This shows beautifully sensibility of generous fruit and soft and velvety tannins with an undertone of chocolate and cedar. Full-bodied, pure and supple with a direct delivery of vibrant fruit and real terroir expression. Savory at the end with hazelnut and crunchy-seed flavors. Reality check here. Incredible fruit quality. James Suckling
“This year we have slightly less Cabernet Franc in the blend because we are only using the oldest vines, planted by my grandfather, as a tribute,” Stéphanie de Boüard-Rivoal said. “These are 60- to 80-year-old Cabernet Franc vines.” From 2018, 10% of the entire Angélus crop will be aged in large oak foudres. “These produce tighter, more perfumed, brighter wines from less oxygen exposure,” Stéphanie commented. The 2018 Angélus is blended of 65% Merlot and 35% Cabernet Franc, to be aged 18-22 months in barriques, 100% new, plus two new foudres. Deep garnet-purple in color, it slips slowly, sensuously out of the glass with beautiful black raspberries, kirsch, warm plums and red roses scents, building in intensity to reveal chocolate-covered cherries, raspberry coulis, black tea, woodsmoke and powdered cinnamon notions with a waft of black olives and charcuterie. Medium to full-bodied, the palate delivers a wonderfully profound, multilayered, seamless experience of red and black fruits intertwined with earth, spice and floral notions and framed by exquisitely ripe, satiny tannins, finishing with amazing freshness and length. Incredibly, finely, expertly, seamlessly knit. Stunning. Wine Advocate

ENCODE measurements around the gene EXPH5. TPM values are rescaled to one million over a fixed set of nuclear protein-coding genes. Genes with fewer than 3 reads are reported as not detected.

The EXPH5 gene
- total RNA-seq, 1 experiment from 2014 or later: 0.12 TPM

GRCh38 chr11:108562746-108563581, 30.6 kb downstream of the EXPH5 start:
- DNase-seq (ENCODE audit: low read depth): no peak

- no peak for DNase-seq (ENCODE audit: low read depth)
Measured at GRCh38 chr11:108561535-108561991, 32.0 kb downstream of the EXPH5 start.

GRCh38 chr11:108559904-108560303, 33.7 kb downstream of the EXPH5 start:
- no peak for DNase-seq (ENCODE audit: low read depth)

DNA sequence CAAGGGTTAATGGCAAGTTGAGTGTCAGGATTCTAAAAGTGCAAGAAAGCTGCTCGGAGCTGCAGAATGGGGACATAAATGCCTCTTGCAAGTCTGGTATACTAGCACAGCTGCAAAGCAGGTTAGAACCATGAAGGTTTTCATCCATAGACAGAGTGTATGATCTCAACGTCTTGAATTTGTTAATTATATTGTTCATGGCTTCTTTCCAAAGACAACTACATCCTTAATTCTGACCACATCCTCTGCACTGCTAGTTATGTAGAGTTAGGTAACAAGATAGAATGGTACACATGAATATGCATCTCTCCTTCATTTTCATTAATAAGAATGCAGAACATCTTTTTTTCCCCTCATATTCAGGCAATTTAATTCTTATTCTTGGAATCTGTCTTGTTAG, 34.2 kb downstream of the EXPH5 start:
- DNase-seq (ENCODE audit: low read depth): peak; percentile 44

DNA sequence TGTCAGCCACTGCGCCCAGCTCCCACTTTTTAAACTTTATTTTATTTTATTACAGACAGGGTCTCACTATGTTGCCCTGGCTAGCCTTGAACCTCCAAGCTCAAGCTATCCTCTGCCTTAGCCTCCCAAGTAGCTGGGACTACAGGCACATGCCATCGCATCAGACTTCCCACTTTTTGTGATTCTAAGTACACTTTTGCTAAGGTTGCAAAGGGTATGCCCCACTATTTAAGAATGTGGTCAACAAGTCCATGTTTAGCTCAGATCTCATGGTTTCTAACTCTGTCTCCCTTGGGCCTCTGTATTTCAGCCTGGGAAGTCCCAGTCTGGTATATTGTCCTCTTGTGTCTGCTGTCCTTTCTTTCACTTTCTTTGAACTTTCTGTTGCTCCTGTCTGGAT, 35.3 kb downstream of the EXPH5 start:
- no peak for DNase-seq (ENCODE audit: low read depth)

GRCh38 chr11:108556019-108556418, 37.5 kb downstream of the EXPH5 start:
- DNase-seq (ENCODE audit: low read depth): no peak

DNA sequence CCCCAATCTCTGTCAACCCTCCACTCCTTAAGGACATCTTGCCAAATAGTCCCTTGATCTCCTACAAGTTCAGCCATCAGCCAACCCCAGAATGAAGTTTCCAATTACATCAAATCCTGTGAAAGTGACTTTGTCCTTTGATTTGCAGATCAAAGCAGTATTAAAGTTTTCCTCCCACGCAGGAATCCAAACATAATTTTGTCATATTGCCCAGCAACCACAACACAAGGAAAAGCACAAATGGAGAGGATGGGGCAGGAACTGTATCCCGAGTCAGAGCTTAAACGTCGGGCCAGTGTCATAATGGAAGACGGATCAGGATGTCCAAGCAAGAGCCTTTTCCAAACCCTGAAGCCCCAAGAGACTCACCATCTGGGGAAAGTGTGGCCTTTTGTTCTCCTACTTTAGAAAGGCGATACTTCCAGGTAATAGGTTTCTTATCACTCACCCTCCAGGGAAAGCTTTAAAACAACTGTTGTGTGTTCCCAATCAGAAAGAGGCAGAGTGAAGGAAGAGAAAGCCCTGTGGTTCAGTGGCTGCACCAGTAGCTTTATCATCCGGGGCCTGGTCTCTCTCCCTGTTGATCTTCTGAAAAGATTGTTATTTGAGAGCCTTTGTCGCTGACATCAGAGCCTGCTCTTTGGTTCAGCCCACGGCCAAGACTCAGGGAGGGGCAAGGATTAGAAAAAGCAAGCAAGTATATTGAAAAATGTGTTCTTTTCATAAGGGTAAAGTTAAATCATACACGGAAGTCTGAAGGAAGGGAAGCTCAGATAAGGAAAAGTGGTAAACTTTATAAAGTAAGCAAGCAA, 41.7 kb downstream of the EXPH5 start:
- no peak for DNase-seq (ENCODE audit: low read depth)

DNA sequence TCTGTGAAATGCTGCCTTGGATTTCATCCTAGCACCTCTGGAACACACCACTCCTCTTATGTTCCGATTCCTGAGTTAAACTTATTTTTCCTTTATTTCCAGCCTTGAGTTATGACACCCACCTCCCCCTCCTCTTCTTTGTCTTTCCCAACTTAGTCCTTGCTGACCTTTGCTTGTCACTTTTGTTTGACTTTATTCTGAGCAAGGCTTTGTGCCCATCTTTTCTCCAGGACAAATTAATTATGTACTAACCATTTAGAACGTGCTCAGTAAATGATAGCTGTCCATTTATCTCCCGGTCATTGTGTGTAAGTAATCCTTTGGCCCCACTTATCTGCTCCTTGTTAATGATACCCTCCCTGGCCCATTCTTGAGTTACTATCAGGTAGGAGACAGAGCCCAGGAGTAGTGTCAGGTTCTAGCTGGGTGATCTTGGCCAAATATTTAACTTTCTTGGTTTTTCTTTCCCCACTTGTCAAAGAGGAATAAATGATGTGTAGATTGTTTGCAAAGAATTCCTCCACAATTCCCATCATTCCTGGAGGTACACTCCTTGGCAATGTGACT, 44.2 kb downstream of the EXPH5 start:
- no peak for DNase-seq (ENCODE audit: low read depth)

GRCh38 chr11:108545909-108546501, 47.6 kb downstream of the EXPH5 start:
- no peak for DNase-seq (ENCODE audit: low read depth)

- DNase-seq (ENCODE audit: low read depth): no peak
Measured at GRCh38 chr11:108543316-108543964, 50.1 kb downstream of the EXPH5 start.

65% Merlot und 35% Cabernet Franc
Weitere Informationen über das Weingut Chateau Angelus
The vineyard of Château Angélus is situated in a natural amphitheatre overlooked by the three Saint-Emilion churches. In the middle of this special site, the sounds were amplified and the angelus bells could be heard ringing in the morning, at midday and in the evening. They cadenced the working day in the vineyards and villages, calling the men and women to stop their labours for a few minutes and pray.
Michel de Boüard de Laforest, historian, chartist and rector of the Academy of Caen explored the origins of his family. The earliest reference he found to his family tree was with Georges Boüard, born in 1544, a Bourgeois and Jurat of the city of Bordeaux. At the end of the 18th century in 1782, Jean de Boüard de Laforest, a King’s bodyguard, settled in Saint-Emilion. His daughter, Catherine Sophie de Boüard de Laforest, married Charles Souffrain de Lavergne in 1795 and set up home on the Mazerat estate, which belonged to her husband.
At the beginning of the 20th century, Maurice de Boüard de Laforest inherited the estate. He extended it, adding in particular a 3-hectare (7½-acre) enclosure named Angélus in 1920. He left it to his sons in 1945. Jacques and Christian de Boüard de Laforest continued their father’s work and that of previous generations. The property was classified in 1954. They extended it further until by 1985 it exceeded 20 hectares (50 acres). At this time, Hubert de Boüard de Laforest, Jacques’ son, took over the management of the estate and was joined in 1987 by his cousin Jean-Bernard Grenié, Christian’s son-in-law and later by his daughter, Stéphanie de Boüard-Rivoal in 2012 and by his nephew Thierry Grenié de Boüard in 2016.
Frankreich / France